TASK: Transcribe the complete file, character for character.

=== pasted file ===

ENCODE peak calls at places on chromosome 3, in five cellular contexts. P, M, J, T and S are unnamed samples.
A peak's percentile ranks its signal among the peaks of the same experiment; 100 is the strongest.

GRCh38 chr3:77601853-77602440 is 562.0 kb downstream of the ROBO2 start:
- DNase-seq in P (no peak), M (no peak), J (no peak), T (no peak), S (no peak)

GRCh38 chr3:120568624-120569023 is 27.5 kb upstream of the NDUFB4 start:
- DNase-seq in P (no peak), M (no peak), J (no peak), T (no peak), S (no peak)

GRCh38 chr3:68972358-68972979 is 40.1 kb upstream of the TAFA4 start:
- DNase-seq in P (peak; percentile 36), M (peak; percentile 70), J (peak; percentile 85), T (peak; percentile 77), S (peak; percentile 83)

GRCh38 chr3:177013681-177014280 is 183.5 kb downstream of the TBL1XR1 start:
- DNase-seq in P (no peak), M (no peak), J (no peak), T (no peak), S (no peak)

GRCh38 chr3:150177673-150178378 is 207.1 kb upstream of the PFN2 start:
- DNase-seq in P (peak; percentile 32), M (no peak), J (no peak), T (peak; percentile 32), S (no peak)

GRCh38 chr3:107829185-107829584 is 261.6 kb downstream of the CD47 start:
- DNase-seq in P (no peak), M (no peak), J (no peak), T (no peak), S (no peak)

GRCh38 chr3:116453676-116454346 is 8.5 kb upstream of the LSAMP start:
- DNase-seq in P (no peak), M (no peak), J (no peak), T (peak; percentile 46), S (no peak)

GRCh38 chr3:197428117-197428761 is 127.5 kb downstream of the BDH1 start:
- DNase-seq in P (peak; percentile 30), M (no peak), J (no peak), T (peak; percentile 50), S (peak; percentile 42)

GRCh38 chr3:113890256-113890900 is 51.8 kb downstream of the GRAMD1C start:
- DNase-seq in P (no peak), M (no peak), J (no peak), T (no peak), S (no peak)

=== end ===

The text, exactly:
ENCODE peak calls at places on chromosome 3, in five cellular contexts. P, M, J, T and S are unnamed samples.
A peak's percentile ranks its signal among the peaks of the same experiment; 100 is the strongest.

GRCh38 chr3:77601853-77602440 is 562.0 kb downstream of the ROBO2 start:
- DNase-seq in P (no peak), M (no peak), J (no peak), T (no peak), S (no peak)

GRCh38 chr3:120568624-120569023 is 27.5 kb upstream of the NDUFB4 start:
- DNase-seq in P (no peak), M (no peak), J (no peak), T (no peak), S (no peak)

GRCh38 chr3:68972358-68972979 is 40.1 kb upstream of the TAFA4 start:
- DNase-seq in P (peak; percentile 36), M (peak; percentile 70), J (peak; percentile 85), T (peak; percentile 77), S (peak; percentile 83)

GRCh38 chr3:177013681-177014280 is 183.5 kb downstream of the TBL1XR1 start:
- DNase-seq in P (no peak), M (no peak), J (no peak), T (no peak), S (no peak)

GRCh38 chr3:150177673-150178378 is 207.1 kb upstream of the PFN2 start:
- DNase-seq in P (peak; percentile 32), M (no peak), J (no peak), T (peak; percentile 32), S (no peak)

GRCh38 chr3:107829185-107829584 is 261.6 kb downstream of the CD47 start:
- DNase-seq in P (no peak), M (no peak), J (no peak), T (no peak), S (no peak)

GRCh38 chr3:116453676-116454346 is 8.5 kb upstream of the LSAMP start:
- DNase-seq in P (no peak), M (no peak), J (no peak), T (peak; percentile 46), S (no peak)

GRCh38 chr3:197428117-197428761 is 127.5 kb downstream of the BDH1 start:
- DNase-seq in P (peak; percentile 30), M (no peak), J (no peak), T (peak; percentile 50), S (peak; percentile 42)

GRCh38 chr3:113890256-113890900 is 51.8 kb downstream of the GRAMD1C start:
- DNase-seq in P (no peak), M (no peak), J (no peak), T (no peak), S (no peak)